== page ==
α-synuclein inclusions are abundant in non-neuronal cells in the anterior olfactory nucleus of the Parkinson's disease olfactory bulb.
Reduced olfactory function (hyposmia) is one of the most common non-motor symptoms experienced by those living with Parkinson's disease (PD), however, the underlying pathology of the dysfunction is unclear. Recent evidence indicates that α-synuclein (α-syn) pathology accumulates in the anterior olfactory nucleus of the olfactory bulb years before the motor symptoms are present. It is well established that neuronal cells in the olfactory bulb are affected by α-syn, but the involvement of other non-neuronal cell types is unknown. The occurrence of intracellular α-syn inclusions were quantified in four non-neuronal cell types - microglia, pericytes, astrocytes and oligodendrocytes as well as neurons in the anterior olfactory nucleus of post-mortem human PD olfactory bulbs (n = 11) and normal olfactory bulbs (n = 11). In the anterior olfactory nucleus, α-syn inclusions were confirmed to be intracellular in three of the four non-neuronal cell types, where 7.78% of microglia, 3.14% of pericytes and 1.97% of astrocytes were affected. Neurons containing α-syn inclusions comprised 8.60% of the total neuron population. Oligodendrocytes did not contain α-syn. The data provides evidence that non-neuronal cells in the PD olfactory bulb contain α-syn inclusions, suggesting that they may play an important role in the progression of PD.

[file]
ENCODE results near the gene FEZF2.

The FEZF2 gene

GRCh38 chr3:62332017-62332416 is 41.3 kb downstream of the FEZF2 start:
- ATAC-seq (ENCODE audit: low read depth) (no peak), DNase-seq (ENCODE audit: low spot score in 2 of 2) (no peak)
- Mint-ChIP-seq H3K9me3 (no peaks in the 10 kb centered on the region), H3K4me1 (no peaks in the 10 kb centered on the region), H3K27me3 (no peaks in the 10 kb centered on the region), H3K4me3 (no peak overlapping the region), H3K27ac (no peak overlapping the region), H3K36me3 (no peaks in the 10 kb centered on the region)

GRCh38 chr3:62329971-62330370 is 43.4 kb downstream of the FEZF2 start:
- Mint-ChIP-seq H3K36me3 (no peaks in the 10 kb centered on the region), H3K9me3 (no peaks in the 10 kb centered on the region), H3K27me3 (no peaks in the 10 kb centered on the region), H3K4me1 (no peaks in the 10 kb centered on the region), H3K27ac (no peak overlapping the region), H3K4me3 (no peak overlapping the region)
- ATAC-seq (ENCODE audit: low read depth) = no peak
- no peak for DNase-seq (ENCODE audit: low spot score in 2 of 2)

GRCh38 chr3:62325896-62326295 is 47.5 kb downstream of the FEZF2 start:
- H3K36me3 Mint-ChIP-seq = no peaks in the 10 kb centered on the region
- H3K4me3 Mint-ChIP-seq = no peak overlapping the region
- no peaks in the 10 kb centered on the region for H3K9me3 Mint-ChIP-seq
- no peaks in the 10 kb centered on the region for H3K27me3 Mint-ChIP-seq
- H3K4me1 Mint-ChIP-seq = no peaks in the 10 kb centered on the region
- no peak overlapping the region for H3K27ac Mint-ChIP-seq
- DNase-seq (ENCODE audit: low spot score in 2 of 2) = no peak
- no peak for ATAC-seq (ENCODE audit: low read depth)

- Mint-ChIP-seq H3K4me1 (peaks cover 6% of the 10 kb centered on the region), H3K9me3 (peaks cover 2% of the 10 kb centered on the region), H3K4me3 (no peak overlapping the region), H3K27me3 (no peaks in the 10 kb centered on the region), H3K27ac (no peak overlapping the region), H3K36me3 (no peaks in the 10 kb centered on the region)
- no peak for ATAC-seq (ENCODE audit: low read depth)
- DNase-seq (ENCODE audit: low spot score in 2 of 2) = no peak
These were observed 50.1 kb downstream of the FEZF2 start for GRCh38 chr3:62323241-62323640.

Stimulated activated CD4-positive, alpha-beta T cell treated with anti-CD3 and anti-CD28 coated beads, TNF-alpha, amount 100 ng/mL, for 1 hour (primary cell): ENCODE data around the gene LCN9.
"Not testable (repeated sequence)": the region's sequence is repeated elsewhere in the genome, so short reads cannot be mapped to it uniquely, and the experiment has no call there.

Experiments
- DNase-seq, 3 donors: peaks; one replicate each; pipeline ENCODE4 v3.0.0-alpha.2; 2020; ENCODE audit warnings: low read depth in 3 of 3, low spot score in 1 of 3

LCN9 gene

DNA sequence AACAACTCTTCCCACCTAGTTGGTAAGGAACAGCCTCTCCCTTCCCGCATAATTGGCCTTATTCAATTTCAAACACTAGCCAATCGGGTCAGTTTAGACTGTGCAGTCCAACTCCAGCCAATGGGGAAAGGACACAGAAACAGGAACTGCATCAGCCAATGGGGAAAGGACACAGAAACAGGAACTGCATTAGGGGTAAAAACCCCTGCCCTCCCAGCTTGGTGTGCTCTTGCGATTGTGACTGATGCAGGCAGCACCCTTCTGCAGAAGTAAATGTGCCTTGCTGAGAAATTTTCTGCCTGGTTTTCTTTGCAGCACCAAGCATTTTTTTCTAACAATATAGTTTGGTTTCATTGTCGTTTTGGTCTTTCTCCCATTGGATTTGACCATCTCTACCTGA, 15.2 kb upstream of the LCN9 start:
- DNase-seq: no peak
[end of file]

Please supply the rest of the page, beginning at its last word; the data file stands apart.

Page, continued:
Digital object identifier (DOI): 10.1038/s41598-020-63412-x